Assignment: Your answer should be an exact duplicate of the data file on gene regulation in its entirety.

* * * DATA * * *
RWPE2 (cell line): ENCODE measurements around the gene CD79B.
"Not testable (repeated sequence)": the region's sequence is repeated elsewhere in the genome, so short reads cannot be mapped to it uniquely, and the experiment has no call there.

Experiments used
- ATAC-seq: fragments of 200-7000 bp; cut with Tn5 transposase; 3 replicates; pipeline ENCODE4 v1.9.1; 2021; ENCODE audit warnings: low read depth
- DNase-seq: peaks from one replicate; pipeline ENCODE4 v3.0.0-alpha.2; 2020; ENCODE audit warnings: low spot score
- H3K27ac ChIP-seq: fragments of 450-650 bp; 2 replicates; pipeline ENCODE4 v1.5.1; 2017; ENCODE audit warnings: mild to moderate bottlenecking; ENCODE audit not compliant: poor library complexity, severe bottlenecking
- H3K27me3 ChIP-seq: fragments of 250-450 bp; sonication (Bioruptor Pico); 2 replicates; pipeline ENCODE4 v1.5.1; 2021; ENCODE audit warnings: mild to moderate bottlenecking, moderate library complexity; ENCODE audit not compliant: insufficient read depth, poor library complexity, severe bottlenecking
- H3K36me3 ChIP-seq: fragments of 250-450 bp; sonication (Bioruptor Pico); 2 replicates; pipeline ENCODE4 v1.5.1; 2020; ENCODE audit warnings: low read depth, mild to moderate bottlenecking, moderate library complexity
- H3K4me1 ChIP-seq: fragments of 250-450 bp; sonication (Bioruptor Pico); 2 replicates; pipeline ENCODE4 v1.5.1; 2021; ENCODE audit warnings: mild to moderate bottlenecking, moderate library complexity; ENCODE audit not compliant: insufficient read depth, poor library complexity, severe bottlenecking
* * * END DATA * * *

RWPE2 (cell line): ENCODE measurements around the gene CD79B.
"Not testable (repeated sequence)": the region's sequence is repeated elsewhere in the genome, so short reads cannot be mapped to it uniquely, and the experiment has no call there.

Experiments used
- ATAC-seq: fragments of 200-7000 bp; cut with Tn5 transposase; 3 replicates; pipeline ENCODE4 v1.9.1; 2021; ENCODE audit warnings: low read depth
- DNase-seq: peaks from one replicate; pipeline ENCODE4 v3.0.0-alpha.2; 2020; ENCODE audit warnings: low spot score
- H3K27ac ChIP-seq: fragments of 450-650 bp; 2 replicates; pipeline ENCODE4 v1.5.1; 2017; ENCODE audit warnings: mild to moderate bottlenecking; ENCODE audit not compliant: poor library complexity, severe bottlenecking
- H3K27me3 ChIP-seq: fragments of 250-450 bp; sonication (Bioruptor Pico); 2 replicates; pipeline ENCODE4 v1.5.1; 2021; ENCODE audit warnings: mild to moderate bottlenecking, moderate library complexity; ENCODE audit not compliant: insufficient read depth, poor library complexity, severe bottlenecking
- H3K36me3 ChIP-seq: fragments of 250-450 bp; sonication (Bioruptor Pico); 2 replicates; pipeline ENCODE4 v1.5.1; 2020; ENCODE audit warnings: low read depth, mild to moderate bottlenecking, moderate library complexity
- H3K4me1 ChIP-seq: fragments of 250-450 bp; sonication (Bioruptor Pico); 2 replicates; pipeline ENCODE4 v1.5.1; 2021; ENCODE audit warnings: mild to moderate bottlenecking, moderate library complexity; ENCODE audit not compliant: insufficient read depth, poor library complexity, severe bottlenecking